The benefits of being involved in such a creative FL process reached across children, parents, the school and the wider community. The parents’ physical presence in the school space and their involvement in the project brought them into direct experience of their children’s schoolwork. Parent’s confidence to become involved in supporting children’s literacy development was supported. It enabled common ground and a rich learning exchange to be established between the school and parents and amongst parents, this in turn supported intergenerational learning in the home. For newly arrived parents the project provided an introduction to Irish school life and the unfamiliar school culture. In the Friday Morning Group parents found a route to social and cultural inclusion. At the same time they began to focus on their own learning whilst attending to the literacy, numeracy and cultural development of their children. Many became more ambitious about their own goals as a result of their experience. 

 

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An exceptional level of collaboration between the school and the local Education and Training Board (ETB) meant that participants in the Friday Morning Group had a direct route to further adult education pathways such as a basic literacy group, ESOL classes or in some cases a vocational course if they so wished. The Friday Morning Group is an impressive example of FL and family learning. It was transformative for parents, children, the school and the wider community. The group process was rooted in caring and strategic relationships. It mobilised what is best in people and learning systems to make a brighter and more inclusive future for those who might otherwise join the ranks of the educationally disadvantaged.

 

 

Malta: Hilti Family Literacy Programme

 

The Faculty of Education in the University of Malta first piloted Family Literacy Programmes (FLPs) in Malta in 2000. In the following year FLPs then became part of the work of the Foundation for Educational Services (FES) - an entity within the Maltese Ministry for Education and Employment (MEE). The FES aimed to work with families and individuals through the development and implementation of programmes and services to promote integration and social inclusion, bridging the gap between formal and non-formal education provision. The FES was conceived as a mechanism through which the MEE would provide a range of innovative approaches to literacy support, parental empowerment and lifelong learning (Carpentieri et al, 2011).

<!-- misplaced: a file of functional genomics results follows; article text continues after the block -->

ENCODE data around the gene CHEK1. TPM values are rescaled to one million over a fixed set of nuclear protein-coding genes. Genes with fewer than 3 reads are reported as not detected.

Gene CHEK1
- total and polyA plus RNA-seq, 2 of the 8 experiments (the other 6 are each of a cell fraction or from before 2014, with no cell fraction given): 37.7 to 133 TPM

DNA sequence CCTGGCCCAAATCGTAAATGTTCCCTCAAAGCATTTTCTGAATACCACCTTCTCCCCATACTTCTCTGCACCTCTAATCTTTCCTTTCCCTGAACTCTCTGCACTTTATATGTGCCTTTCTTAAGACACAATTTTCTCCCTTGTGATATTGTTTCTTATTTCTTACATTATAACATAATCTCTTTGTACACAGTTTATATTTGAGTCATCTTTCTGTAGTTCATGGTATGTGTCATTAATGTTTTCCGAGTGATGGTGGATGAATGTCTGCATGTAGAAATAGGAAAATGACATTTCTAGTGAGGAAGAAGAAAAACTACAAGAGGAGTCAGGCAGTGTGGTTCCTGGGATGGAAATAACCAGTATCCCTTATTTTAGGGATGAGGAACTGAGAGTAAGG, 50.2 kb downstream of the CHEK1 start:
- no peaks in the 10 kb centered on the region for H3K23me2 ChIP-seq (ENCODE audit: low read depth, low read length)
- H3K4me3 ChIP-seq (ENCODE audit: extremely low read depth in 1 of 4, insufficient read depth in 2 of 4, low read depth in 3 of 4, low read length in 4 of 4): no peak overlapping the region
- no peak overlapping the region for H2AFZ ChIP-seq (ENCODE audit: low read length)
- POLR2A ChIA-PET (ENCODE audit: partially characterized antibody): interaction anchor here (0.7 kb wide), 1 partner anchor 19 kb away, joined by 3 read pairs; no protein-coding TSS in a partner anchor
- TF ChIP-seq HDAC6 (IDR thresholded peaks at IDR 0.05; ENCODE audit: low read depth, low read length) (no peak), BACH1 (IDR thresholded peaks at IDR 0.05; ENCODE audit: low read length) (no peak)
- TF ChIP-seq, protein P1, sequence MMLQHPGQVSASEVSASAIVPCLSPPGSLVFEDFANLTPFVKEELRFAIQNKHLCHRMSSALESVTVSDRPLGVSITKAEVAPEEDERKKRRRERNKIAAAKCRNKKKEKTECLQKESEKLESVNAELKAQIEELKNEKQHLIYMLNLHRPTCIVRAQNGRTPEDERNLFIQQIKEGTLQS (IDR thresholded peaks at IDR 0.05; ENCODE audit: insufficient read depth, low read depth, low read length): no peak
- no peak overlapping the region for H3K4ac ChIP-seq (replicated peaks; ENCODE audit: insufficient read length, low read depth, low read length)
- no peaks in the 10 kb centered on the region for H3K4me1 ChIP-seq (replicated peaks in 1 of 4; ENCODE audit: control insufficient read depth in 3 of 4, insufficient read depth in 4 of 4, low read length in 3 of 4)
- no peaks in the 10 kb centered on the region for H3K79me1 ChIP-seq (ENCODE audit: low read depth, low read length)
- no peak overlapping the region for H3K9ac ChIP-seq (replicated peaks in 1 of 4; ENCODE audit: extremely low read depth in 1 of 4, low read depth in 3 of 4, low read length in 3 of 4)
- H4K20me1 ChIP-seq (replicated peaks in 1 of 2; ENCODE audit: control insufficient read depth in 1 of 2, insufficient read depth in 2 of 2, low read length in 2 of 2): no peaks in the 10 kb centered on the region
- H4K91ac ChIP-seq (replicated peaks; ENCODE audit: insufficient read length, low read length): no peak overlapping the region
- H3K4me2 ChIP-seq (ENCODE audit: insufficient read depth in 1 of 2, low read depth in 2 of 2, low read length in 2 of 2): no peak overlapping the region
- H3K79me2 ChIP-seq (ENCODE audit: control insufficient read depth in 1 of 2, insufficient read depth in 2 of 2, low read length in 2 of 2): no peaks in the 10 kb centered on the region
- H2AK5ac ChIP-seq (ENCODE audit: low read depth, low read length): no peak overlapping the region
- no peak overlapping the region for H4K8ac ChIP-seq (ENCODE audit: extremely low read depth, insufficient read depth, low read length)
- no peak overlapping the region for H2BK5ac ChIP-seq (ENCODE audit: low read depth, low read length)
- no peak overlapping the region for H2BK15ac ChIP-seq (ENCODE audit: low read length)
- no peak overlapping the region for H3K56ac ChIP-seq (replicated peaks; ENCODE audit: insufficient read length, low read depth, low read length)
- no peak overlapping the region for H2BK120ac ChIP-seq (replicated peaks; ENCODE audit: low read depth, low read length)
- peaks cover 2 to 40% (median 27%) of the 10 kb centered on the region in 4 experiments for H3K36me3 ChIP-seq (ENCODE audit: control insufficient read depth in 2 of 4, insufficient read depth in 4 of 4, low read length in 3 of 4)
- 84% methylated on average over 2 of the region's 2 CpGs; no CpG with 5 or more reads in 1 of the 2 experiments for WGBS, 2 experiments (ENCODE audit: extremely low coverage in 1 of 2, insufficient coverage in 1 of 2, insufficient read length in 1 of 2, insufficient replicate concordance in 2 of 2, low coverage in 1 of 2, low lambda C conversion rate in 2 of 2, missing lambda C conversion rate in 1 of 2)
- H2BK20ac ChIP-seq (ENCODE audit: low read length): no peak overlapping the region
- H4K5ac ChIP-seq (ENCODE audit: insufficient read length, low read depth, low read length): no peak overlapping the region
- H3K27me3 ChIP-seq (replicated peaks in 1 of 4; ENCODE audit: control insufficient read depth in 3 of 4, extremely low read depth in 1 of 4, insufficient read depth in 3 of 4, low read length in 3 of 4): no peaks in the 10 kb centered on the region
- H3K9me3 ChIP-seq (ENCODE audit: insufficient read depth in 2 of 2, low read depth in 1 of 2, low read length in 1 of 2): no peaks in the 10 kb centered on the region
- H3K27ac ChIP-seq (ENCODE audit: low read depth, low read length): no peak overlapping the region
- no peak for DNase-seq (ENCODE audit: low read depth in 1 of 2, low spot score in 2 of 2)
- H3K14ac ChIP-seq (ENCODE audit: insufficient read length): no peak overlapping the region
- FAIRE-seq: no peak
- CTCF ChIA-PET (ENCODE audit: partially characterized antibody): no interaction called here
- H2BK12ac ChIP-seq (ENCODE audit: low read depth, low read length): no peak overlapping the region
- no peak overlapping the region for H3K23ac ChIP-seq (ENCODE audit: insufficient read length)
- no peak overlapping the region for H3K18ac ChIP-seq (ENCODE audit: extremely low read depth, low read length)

In 2014, the Maltese inclusive five-year National Literacy Strategy was published. Family literacy programmes were included in the strategy that covers all age groups, ethnicities and forms of literacy learning (MEE, 2014). The Maltese approach to literacy is socially situated  and uses the term ‘balanced literacy’ to describe a process ‘where the technical aspects of reading and writing are taught in the context of making meaning through text’. The strategy recognizes the gendered nature of literacy and suggests more empirical research is necessary to understand how gender and literacy are interrelated.

 

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Hilti, which is Maltese for ‘my ability’ was one of the original FL programmes offered in 2001. It had two core objectives which were to improve levels of children’s literacy while at the same time supporting parents to develop the skills to be effective FL workers. The issue of addressing parents literacy skills was not a stated goal of Hilti but rather seen as a bonus if it were indeed an outcome (Carpentieri et al, 2011).

The successful Hilti programme has evolved over the years to take account of access issues for parents in work, the needs of the most disadvantaged families and the degree to which  FL was integrated with classroom learning. Evening provision was introduced to widen access and smaller groups were developed for those with greater needs. The integration of FL with school literacy has become a core element of Hilti (Spiteri and Camilleri, 2013).

 

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Early iterations of Hilti experimented with group size, the age of children and the length of sessions. The Hilti Club met twice a week and children were given special t-shirts to differentiate from mainstream school learning. In this experimental phase, the school decided whether the focus would be on Maltese, English or numeracy. Parental involvement was encouraged but not an absolute requirement and tutors worked separately with groups of parents and children. Learning from this exploratory phase led to certain changes in the structure of Hilti programmes. It was agreed that parental participation was essential and so it became obligatory. The optimum length was thought to be a school term and the ideal number of children per tutor was between 8 and 12. The intervention was found to be most effective for children up to the age of 7 years when it was a literacy intervention rather than a remedial strategy. Hilti also was proved to make a contribution as an effective personal and social development (Ibid).